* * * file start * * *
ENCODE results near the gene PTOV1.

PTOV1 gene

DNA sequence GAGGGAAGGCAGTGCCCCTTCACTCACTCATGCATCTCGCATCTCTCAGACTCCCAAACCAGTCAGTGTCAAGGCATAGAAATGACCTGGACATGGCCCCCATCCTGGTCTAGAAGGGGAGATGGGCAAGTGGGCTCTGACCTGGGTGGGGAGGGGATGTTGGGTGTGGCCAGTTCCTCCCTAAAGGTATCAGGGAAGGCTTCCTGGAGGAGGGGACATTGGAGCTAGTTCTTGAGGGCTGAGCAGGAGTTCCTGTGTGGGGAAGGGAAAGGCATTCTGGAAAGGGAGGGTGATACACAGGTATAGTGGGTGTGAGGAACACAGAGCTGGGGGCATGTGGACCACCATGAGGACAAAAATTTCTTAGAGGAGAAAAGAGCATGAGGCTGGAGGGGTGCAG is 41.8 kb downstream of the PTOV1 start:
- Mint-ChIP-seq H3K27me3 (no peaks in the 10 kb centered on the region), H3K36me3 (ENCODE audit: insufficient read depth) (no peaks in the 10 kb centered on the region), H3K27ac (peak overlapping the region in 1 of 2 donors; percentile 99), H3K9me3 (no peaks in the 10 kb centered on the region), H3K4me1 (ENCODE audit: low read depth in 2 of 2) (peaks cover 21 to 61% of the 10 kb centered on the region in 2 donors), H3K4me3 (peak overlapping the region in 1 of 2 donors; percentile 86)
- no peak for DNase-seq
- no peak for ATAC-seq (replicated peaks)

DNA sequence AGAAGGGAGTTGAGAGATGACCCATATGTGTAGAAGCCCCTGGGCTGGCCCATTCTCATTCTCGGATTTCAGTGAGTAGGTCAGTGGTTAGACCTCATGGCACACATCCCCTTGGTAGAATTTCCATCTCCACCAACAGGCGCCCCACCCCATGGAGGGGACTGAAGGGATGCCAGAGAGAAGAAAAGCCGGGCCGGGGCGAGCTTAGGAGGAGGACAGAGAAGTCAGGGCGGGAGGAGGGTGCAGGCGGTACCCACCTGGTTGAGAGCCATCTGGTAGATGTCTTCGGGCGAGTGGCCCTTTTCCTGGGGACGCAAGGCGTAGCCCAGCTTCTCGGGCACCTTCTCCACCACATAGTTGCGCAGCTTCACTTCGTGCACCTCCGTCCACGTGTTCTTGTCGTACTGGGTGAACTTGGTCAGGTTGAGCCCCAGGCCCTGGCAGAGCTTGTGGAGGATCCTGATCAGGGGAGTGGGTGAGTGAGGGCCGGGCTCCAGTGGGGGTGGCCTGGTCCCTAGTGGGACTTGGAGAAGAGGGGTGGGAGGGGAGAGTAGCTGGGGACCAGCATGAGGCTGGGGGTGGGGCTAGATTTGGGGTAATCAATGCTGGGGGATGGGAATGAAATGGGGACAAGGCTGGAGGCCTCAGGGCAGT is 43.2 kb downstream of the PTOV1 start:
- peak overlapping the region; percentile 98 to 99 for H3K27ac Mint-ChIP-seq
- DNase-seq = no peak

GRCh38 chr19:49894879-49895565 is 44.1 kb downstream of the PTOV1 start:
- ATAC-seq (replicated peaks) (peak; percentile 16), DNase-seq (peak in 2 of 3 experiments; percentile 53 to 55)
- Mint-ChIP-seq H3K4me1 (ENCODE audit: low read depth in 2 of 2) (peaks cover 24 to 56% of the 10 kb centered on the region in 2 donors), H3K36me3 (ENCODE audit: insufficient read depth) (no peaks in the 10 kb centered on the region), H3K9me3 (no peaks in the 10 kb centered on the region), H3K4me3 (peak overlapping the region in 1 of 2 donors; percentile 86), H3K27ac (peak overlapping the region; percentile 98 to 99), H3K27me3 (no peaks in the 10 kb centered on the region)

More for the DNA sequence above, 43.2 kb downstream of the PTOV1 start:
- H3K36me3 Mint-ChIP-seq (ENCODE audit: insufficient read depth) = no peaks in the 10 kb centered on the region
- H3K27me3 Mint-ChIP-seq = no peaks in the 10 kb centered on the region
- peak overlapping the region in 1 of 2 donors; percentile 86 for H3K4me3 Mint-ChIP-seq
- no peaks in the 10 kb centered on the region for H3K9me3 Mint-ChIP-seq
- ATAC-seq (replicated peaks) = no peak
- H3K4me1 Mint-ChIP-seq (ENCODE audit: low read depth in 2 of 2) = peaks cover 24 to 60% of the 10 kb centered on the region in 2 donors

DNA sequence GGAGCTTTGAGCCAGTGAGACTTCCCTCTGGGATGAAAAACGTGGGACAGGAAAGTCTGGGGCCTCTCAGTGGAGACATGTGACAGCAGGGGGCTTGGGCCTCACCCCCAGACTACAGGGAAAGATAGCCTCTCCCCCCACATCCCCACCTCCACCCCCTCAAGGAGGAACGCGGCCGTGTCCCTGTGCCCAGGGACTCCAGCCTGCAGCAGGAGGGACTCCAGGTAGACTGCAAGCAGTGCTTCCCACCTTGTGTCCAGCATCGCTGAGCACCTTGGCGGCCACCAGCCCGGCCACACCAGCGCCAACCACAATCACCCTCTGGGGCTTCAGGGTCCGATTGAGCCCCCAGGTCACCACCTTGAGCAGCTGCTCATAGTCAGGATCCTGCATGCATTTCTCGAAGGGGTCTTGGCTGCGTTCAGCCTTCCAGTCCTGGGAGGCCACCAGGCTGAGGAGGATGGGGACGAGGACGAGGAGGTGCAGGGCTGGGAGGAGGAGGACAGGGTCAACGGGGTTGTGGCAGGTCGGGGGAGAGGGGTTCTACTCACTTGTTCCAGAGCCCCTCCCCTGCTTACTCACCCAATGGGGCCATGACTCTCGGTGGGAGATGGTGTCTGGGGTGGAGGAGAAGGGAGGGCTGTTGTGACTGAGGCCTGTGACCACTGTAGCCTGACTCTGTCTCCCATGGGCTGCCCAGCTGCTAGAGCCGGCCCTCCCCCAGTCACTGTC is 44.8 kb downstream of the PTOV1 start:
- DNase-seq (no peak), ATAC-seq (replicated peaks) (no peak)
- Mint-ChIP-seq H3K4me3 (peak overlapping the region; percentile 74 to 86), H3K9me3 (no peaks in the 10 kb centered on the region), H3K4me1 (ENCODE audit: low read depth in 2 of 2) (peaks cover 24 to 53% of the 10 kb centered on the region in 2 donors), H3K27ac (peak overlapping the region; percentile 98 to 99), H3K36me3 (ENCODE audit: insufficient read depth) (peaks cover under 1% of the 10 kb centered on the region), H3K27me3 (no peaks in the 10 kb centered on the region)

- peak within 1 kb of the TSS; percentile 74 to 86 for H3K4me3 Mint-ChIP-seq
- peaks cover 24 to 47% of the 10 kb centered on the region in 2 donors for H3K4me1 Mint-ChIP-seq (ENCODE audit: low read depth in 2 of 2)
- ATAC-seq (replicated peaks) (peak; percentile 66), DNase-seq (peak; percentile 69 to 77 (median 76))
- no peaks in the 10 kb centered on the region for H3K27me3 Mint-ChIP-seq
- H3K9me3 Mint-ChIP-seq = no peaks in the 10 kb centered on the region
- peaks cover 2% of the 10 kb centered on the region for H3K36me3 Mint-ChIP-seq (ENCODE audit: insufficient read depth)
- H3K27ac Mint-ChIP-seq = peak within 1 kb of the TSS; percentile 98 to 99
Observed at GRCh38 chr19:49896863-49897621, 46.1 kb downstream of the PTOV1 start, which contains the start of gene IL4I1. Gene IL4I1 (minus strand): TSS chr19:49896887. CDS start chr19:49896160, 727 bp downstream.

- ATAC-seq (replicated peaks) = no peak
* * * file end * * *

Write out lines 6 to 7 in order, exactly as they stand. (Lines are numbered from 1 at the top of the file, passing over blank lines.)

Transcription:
- no peak for ATAC-seq (replicated peaks)

DNA sequence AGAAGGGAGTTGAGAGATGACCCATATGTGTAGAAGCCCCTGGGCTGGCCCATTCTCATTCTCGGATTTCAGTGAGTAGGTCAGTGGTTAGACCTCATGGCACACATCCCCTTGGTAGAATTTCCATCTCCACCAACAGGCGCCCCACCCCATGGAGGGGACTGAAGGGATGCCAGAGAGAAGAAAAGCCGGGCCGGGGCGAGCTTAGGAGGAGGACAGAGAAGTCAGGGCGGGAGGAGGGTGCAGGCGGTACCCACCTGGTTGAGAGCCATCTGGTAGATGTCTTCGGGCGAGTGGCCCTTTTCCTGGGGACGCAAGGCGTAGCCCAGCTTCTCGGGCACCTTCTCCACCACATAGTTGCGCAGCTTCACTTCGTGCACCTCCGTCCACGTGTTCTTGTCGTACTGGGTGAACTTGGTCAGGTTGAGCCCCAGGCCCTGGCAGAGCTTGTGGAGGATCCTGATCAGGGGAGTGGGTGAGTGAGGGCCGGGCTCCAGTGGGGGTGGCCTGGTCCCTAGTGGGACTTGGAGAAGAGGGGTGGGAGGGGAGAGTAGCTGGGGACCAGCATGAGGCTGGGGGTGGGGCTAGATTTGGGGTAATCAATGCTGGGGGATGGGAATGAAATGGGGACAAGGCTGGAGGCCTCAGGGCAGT is 43.2 kb downstream of the PTOV1 start: